How do you like being a school principal? Does your dance career inform your work?
It’s a weighty responsibility. Each day comes with new sets of challenges. My mantra is people first and work second. That drives me. And it has always driven the work that I do simply because I came into education not knowing a lot. But I did know people and I did know the value and importance of trying to connect with people, and building relationships and rapport with people. While the work, which is primarily student achievement, is important, making sure those relationships are fertile and intact with students, staff and families in our community—that’s what will drive the work and ensure the work takes place.
We know that to be really successful, we have to promote a collaborative spirit. Having spent so many years as a dancer, a production is a collaborative effort. You cannot have a successful production without the dancers to do the work, costume designers, set and light designers, choreographers, the venue—all that comes together. When you are able to have that cohesiveness, that’s when you have a production that reaches and touches people’s lives. The same thing is true in the school. We can’t work in isolation; we cannot work in silos. We know what the impact is when we’re able to collaborate. I firmly believe that a collegial environment marked by candor and respect can have a tremendous impact on the success of a school community.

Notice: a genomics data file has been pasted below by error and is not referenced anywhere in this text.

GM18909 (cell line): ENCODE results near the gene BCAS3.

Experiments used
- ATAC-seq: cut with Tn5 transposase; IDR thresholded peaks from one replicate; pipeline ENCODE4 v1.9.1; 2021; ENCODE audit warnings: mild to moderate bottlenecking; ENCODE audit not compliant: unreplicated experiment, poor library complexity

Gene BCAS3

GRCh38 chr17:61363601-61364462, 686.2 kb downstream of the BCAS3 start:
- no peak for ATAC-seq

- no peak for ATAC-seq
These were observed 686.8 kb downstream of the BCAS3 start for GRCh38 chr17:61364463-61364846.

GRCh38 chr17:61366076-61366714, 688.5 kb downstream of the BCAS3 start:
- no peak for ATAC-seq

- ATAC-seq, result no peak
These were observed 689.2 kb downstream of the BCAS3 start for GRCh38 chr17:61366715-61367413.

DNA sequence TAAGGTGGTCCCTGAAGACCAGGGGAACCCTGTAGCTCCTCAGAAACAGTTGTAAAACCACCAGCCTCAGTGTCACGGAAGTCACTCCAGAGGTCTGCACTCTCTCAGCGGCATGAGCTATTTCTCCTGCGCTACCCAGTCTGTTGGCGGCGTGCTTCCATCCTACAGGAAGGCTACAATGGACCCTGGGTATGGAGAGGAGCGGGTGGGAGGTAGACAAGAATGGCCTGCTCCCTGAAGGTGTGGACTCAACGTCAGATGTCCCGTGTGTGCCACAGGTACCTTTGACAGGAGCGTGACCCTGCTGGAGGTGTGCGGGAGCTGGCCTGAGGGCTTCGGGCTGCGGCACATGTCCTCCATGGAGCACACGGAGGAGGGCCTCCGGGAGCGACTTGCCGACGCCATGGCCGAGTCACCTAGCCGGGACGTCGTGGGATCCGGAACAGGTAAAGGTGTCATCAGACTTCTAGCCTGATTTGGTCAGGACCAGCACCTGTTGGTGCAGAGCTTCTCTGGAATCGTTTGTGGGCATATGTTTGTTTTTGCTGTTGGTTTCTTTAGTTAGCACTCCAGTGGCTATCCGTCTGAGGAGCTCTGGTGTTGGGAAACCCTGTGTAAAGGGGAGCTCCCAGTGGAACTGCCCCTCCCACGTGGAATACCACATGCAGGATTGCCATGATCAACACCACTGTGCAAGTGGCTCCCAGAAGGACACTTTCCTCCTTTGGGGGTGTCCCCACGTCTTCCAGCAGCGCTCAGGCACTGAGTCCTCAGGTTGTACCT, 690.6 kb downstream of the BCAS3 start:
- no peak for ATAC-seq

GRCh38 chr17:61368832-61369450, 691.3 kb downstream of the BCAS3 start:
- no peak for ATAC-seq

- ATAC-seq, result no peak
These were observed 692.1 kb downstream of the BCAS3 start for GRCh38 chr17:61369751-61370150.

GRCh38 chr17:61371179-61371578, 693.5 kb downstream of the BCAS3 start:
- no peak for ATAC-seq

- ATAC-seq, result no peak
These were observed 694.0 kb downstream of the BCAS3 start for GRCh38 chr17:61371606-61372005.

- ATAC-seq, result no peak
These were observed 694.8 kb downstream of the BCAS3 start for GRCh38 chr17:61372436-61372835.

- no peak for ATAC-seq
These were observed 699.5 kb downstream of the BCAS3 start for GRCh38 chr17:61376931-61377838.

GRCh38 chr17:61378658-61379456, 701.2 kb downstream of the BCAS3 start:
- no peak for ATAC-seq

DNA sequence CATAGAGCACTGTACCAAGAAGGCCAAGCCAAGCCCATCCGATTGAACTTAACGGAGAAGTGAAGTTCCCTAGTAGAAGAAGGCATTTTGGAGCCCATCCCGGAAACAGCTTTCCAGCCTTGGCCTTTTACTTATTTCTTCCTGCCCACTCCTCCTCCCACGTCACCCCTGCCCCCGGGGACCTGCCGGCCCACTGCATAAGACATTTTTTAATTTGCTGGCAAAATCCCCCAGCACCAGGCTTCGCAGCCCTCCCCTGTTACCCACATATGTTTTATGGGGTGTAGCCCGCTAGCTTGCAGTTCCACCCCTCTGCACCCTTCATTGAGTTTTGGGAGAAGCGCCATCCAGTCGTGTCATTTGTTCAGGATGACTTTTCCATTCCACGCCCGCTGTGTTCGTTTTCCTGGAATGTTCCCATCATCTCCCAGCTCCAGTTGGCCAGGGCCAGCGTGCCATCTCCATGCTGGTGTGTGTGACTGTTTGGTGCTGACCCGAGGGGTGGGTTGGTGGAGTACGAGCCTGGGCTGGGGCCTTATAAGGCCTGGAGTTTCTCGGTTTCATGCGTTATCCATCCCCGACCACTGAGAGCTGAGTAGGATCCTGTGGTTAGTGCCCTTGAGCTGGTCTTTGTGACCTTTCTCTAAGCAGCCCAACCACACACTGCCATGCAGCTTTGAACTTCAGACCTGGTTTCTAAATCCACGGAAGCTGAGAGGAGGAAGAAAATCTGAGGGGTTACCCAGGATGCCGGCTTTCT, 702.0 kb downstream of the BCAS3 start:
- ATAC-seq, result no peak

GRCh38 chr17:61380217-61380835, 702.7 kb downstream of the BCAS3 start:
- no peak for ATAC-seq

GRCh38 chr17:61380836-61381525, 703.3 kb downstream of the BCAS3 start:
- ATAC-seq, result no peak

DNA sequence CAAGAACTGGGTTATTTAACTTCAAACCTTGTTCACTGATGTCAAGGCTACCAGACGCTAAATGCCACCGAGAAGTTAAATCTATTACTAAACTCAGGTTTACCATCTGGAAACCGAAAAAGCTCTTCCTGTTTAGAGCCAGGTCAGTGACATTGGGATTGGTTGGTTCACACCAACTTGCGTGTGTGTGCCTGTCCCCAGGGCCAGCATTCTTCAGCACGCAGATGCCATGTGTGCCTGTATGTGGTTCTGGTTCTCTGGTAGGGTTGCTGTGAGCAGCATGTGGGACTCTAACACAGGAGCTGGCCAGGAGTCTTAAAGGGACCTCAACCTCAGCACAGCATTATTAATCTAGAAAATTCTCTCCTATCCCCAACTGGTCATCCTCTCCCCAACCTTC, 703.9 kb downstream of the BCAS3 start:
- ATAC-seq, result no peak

Does it have any effect on your connections with the students?
One of the basic messages that I convey to the children is that pencils have erasers because we all make mistakes. We learn and define who we are by how we navigate the mistakes, how we learn from them and how we seek to improve. Every day is an opportunity to be better than we were before. I try to convey that over the morning announcements. I will say: ‘What are you going to be better at today? Maybe you’ll be better in math or geography. Maybe you’ll be a better friend or be better at listening to directions from adults.’ Our goal should be growth every day. The kids know that I have high expectations for them in regard to them being part of the solution versus part of the problem. They know that the adults are here to help them improve and to help them find out what they want to do in this world, how to make their mark and contribute.